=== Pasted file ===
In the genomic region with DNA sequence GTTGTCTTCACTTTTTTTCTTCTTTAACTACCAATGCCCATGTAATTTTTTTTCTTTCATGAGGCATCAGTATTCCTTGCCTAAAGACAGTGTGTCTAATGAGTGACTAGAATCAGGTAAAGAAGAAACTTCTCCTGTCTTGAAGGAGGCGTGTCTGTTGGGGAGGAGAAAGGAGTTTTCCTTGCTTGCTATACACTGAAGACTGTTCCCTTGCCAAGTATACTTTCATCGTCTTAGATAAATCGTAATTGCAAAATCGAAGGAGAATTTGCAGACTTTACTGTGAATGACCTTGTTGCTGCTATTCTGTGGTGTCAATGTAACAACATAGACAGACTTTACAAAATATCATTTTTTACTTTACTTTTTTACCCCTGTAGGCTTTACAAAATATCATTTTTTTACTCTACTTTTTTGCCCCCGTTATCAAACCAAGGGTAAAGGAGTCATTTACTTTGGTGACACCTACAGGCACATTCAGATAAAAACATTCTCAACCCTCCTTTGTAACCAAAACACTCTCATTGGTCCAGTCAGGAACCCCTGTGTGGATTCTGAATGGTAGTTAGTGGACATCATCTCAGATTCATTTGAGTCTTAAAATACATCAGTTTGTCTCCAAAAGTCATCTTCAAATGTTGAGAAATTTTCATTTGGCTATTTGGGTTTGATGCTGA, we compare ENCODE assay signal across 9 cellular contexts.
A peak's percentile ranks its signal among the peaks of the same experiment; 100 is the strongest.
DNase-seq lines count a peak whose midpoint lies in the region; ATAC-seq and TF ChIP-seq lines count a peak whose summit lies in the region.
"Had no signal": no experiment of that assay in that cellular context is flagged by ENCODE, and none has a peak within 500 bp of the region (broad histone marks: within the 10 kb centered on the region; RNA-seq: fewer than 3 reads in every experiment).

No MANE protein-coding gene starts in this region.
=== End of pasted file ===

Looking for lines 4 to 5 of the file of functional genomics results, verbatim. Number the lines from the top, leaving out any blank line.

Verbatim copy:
"Had no signal": no experiment of that assay in that cellular context is flagged by ENCODE, and none has a peak within 500 bp of the region (broad histone marks: within the 10 kb centered on the region; RNA-seq: fewer than 3 reads in every experiment).

No MANE protein-coding gene starts in this region.